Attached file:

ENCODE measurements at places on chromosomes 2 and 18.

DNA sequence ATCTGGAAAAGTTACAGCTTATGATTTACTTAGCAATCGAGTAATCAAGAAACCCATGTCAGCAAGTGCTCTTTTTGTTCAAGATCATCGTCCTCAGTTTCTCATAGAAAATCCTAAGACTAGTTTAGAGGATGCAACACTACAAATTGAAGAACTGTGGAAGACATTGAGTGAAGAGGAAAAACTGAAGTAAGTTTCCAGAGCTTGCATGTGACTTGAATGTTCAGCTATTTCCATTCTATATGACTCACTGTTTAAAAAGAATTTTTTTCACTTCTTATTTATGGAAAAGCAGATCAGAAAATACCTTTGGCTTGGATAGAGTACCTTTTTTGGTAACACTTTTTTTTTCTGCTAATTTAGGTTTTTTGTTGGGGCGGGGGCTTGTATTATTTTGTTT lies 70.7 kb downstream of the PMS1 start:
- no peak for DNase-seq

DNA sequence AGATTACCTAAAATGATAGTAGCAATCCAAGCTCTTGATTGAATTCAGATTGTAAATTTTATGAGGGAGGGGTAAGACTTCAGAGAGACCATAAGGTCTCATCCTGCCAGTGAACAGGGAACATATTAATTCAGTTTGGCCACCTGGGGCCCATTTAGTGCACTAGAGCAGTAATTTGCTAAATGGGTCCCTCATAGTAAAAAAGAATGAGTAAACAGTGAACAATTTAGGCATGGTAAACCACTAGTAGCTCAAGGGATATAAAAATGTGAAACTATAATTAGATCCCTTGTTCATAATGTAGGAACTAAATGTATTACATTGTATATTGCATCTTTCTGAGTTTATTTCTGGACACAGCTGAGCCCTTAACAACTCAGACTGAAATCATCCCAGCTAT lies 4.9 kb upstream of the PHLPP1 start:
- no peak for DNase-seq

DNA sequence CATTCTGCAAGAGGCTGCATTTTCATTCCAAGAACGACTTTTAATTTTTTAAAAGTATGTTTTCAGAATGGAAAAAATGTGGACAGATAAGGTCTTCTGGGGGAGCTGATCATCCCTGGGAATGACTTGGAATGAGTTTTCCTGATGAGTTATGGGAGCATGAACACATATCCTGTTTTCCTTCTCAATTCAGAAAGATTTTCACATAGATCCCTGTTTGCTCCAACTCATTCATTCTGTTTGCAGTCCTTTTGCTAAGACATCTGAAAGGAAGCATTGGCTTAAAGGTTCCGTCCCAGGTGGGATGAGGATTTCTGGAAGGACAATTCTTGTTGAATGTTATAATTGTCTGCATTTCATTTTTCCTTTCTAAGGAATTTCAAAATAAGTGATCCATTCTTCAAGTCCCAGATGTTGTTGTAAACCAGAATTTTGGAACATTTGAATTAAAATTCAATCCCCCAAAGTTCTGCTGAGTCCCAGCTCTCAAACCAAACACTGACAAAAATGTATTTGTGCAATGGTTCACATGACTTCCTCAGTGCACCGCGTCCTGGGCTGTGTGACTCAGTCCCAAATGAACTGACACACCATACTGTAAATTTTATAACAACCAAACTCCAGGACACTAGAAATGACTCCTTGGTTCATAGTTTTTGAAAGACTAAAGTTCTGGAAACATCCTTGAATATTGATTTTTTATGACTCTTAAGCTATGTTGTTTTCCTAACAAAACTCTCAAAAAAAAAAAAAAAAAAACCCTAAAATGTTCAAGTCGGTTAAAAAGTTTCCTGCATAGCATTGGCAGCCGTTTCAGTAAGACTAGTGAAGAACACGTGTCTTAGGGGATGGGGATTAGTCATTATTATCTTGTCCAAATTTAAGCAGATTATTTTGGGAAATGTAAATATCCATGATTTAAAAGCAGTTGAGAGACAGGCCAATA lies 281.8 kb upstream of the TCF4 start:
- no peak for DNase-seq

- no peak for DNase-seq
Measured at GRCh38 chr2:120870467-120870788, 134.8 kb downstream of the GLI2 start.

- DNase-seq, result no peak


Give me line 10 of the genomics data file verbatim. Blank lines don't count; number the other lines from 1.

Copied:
- DNase-seq, result no peak